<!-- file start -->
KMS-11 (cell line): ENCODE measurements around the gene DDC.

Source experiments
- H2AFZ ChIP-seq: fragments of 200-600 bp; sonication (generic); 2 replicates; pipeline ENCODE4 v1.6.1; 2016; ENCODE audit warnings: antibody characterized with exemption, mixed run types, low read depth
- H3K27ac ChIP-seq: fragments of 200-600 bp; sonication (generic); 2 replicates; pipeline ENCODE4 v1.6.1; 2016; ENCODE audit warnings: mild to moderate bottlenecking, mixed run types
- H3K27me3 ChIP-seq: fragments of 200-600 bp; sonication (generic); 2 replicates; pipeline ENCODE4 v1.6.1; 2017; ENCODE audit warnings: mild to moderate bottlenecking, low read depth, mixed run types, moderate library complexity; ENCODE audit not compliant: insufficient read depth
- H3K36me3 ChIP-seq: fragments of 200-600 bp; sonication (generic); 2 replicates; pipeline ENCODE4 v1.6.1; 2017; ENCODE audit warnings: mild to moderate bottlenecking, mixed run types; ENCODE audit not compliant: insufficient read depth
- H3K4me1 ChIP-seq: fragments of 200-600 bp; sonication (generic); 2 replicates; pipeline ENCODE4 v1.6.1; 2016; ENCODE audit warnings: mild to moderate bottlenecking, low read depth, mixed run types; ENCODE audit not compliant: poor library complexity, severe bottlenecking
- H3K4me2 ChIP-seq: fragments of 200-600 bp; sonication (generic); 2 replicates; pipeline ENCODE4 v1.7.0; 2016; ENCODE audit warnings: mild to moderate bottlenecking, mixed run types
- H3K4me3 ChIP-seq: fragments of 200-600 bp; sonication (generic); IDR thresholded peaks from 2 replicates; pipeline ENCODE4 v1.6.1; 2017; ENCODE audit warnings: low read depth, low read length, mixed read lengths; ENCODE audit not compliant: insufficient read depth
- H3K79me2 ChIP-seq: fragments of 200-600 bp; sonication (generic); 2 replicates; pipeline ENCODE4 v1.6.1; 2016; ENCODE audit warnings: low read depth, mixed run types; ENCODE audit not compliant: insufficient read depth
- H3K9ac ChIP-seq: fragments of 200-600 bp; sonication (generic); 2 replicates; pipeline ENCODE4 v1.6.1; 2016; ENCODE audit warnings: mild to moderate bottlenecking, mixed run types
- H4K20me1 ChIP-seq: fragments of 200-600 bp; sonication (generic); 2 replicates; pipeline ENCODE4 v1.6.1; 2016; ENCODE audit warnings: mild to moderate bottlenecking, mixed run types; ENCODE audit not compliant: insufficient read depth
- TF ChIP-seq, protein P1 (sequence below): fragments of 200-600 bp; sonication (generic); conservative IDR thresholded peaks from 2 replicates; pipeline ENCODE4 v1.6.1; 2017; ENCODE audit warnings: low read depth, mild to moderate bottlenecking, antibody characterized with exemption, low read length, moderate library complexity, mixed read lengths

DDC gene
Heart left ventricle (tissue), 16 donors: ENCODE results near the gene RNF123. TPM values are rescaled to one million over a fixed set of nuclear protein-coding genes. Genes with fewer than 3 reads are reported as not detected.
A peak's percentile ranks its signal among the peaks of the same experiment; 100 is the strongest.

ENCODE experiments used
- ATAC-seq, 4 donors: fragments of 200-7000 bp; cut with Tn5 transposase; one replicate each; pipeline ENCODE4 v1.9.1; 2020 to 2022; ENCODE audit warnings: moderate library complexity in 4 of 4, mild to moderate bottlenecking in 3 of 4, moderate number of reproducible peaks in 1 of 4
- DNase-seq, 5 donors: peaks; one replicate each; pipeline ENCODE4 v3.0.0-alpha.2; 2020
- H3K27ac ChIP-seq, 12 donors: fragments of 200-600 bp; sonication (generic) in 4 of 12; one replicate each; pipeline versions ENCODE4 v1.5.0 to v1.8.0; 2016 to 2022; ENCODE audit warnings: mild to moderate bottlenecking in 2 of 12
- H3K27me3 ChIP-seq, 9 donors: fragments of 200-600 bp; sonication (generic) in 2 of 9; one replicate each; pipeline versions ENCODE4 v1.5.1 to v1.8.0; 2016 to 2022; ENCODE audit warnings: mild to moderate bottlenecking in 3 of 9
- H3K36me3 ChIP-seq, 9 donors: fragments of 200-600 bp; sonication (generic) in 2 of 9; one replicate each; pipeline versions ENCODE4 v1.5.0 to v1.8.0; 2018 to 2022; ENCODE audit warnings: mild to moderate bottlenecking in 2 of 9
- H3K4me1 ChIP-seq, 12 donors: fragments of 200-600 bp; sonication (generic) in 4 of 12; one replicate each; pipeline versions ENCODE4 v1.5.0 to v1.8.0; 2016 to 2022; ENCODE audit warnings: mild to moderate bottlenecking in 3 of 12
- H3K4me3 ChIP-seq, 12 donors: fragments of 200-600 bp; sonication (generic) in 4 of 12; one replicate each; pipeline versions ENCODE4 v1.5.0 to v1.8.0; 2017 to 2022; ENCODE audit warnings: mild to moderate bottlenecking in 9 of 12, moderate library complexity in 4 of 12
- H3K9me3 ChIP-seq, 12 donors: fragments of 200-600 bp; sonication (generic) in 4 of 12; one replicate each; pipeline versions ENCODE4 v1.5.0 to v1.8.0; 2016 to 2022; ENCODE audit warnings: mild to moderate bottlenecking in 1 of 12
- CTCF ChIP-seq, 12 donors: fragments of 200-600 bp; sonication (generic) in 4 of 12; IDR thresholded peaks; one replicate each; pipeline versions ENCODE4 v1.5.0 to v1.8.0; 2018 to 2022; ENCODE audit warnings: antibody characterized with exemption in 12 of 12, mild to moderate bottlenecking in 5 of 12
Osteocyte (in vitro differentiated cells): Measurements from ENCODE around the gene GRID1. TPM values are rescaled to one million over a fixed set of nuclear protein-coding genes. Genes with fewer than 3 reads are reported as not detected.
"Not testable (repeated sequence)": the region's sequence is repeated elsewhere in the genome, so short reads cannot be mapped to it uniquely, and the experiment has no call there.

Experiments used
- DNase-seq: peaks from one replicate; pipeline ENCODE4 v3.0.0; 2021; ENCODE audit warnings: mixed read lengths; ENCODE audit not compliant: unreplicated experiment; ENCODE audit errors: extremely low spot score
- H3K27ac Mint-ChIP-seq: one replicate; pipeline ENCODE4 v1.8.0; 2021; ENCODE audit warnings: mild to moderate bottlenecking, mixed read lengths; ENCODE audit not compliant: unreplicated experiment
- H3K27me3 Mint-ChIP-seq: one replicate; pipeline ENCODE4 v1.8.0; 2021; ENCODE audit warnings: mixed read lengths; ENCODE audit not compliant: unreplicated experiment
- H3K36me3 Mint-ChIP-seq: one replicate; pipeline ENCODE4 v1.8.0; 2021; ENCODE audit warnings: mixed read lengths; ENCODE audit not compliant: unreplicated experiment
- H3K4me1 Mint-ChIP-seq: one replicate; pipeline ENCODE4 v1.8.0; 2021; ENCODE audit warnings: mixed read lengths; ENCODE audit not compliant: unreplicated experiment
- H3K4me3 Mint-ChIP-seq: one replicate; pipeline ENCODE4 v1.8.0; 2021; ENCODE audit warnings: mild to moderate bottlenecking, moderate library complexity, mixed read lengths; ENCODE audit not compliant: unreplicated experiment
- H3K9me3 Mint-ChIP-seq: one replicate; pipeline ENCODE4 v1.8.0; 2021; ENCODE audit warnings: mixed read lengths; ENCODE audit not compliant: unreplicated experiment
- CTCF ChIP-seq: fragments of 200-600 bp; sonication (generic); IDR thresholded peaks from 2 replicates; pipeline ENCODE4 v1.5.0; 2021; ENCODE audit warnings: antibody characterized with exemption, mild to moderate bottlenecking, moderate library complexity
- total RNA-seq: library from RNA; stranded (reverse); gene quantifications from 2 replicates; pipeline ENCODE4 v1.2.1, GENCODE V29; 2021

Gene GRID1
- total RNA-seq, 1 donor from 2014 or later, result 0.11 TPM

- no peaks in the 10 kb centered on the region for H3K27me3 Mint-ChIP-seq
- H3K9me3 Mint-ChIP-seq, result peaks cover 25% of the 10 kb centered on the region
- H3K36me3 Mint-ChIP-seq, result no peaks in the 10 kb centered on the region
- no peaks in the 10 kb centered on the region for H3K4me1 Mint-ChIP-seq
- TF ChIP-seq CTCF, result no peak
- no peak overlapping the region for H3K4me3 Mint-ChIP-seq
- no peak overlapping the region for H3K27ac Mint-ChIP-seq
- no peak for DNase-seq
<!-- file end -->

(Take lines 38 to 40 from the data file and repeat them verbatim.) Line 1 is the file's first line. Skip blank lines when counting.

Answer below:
- total RNA-seq: library from RNA; stranded (reverse); gene quantifications from 2 replicates; pipeline ENCODE4 v1.2.1, GENCODE V29; 2021

Gene GRID1
- total RNA-seq, 1 donor from 2014 or later, result 0.11 TPM